Module A: Language, Identity and Culture What is this module? HSC English Module A is an exploration of how the language of texts represents specific cultures and identities, such as…
The half yearly exams in April may seem a while off yet but once school goes back students often struggle with managing time amidst summarising concepts covered in class and learning new material. With just a couple of weeks left before school starts for 2015, here is a checklist you can use to ensure you have set yourself up for success in HSC English in Term One.
- Read all the texts you will study over the year. Students at any level of English will study at least one extended prose text and one play during the HSC year. For students in Advanced, tackling the Shakespearean play during the holidays can be immensely helpful to ensure that concepts covered early in the unit are fully understood. This checkpoint is vital for students in Extension One. Despite this course being only one unit, the amount of reading required is double that expected in Advanced. It is advisable to reread each text as it is encountered in class, but students can progress much more swiftly through a text they have already read rather than one they are reading for the first time.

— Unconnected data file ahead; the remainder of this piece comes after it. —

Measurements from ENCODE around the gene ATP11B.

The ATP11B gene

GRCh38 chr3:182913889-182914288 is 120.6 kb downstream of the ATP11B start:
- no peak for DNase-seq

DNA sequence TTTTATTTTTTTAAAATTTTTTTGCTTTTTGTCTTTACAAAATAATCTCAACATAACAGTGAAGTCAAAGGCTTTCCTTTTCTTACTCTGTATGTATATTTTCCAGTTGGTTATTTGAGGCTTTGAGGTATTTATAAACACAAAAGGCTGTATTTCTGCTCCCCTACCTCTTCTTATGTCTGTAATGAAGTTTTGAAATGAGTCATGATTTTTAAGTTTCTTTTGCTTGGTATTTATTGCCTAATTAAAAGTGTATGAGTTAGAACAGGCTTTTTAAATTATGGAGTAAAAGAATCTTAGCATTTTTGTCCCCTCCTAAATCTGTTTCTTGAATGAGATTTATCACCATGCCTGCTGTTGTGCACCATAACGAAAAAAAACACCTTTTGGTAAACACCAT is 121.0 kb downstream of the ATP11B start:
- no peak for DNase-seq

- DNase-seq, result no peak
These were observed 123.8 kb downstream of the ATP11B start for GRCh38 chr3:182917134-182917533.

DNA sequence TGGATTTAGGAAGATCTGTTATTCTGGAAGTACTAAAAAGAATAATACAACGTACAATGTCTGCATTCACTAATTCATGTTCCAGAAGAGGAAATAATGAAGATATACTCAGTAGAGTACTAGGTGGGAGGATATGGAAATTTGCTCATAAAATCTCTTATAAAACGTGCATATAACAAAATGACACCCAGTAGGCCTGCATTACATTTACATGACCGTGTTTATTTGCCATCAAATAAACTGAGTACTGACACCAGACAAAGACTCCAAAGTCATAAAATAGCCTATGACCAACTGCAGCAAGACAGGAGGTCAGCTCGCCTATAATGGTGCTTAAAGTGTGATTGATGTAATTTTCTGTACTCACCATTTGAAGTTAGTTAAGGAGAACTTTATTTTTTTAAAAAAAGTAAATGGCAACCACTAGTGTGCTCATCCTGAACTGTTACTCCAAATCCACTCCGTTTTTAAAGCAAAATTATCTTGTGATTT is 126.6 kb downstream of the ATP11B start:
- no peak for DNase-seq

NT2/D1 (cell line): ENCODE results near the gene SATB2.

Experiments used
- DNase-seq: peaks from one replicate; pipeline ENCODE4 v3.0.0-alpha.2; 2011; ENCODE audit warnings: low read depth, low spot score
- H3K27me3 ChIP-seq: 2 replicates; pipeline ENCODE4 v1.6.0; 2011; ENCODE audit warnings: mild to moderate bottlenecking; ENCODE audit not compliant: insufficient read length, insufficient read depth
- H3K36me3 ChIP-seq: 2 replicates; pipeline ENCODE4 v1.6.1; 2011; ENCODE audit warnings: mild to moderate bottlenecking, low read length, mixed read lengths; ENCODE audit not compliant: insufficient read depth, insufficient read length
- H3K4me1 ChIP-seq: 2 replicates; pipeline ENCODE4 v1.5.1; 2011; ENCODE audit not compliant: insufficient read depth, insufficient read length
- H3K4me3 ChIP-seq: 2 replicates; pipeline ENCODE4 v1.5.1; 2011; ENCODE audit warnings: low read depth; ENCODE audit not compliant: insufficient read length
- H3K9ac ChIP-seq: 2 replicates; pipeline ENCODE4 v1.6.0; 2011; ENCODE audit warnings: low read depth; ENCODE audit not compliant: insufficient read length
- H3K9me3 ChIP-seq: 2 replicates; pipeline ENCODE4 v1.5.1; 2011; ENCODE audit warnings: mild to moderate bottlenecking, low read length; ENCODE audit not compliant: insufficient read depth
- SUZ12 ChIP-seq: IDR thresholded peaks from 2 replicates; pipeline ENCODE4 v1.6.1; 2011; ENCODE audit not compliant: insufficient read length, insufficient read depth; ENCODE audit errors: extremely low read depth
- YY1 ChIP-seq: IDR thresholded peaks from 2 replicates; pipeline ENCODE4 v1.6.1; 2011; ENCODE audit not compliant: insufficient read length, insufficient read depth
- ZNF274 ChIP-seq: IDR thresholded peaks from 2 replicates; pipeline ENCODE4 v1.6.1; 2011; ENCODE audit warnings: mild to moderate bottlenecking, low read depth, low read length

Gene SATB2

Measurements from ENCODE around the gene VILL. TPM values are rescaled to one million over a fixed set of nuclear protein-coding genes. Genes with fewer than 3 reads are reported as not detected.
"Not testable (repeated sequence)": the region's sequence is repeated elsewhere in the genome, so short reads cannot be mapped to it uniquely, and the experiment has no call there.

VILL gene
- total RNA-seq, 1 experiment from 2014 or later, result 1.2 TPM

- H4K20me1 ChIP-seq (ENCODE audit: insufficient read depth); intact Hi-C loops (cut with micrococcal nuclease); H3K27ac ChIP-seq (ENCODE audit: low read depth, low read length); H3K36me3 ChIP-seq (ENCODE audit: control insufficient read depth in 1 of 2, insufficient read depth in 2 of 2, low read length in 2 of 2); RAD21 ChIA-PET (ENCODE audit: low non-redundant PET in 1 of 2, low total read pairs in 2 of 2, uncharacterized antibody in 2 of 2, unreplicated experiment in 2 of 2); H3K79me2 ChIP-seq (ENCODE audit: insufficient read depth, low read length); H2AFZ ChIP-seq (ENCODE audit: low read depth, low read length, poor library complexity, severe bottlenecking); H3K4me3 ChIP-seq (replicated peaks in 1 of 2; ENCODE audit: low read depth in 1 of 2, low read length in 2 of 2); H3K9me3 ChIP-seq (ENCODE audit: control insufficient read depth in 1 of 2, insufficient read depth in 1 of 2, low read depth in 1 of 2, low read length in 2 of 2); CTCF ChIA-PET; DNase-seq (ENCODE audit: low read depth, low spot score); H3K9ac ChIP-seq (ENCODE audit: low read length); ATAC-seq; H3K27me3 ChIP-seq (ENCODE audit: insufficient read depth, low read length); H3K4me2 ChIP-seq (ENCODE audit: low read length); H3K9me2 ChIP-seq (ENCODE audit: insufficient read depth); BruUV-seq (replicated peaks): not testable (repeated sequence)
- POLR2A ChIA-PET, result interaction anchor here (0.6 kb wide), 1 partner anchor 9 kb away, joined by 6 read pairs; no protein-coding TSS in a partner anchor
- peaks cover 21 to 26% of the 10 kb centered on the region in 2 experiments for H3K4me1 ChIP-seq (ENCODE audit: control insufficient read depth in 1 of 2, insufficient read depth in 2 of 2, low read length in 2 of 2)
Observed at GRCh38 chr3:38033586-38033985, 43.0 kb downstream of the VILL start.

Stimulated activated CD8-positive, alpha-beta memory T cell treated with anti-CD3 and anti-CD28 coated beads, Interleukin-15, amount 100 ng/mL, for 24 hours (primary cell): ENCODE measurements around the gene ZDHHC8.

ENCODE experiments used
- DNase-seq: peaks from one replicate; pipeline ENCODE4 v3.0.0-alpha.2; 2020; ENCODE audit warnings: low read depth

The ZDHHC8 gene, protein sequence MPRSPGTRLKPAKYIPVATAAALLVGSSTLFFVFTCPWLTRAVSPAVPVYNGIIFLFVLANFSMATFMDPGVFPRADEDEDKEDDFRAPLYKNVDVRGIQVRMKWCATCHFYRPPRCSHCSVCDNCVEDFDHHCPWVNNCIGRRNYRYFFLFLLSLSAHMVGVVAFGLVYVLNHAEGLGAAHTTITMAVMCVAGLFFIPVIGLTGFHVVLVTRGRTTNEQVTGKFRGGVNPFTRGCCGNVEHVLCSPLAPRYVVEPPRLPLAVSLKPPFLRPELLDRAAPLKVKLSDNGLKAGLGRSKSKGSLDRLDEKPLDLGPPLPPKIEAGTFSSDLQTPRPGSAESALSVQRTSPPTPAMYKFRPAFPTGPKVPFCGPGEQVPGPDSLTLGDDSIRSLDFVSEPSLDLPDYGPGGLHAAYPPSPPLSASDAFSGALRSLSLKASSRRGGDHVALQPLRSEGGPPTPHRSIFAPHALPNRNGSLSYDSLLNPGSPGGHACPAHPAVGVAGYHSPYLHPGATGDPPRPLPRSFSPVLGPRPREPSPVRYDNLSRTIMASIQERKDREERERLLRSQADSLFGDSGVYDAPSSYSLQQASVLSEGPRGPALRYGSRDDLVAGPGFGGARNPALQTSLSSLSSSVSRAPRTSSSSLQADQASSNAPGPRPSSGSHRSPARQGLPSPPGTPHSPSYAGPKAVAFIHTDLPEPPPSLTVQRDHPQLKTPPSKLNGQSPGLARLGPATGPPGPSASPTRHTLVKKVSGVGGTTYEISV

- Finish your notes for Discovery. After focusing on the area or text required to fulfil last term’s assessment task there are bound to be gaps in your knowledge and notes. This is particularly true for students studying texts with multiple parts, such as Robert Frost’s poetry or Go Back to Where You Came From. It is also vital that students in Standard and Advanced have prepared at least three related texts of a different text type to their core text. For example if you studied a film, related texts could include a novel, a poem and a speech. If the related texts you have found thus far are fiction, consider including one non-fiction text such as a feature article.
- Write an essay for Discovery. For most students across NSW Discovery was tested last term, the assessment was in the form of a speech. Even if your assessment was an essay, the questions for this assessment often only address one readily apparent aspect of your core text. Write an essay that you can refer to, not memorise, when you need to study for Discovery again in the half yearly, trial and HSC exams. Writing an essay gives you the opportunity to explore different themes and concepts in an environment where time management is not a paramount skill. When school recommences you can hand in your essay to your English teacher or swap essays with class members for constructive feedback.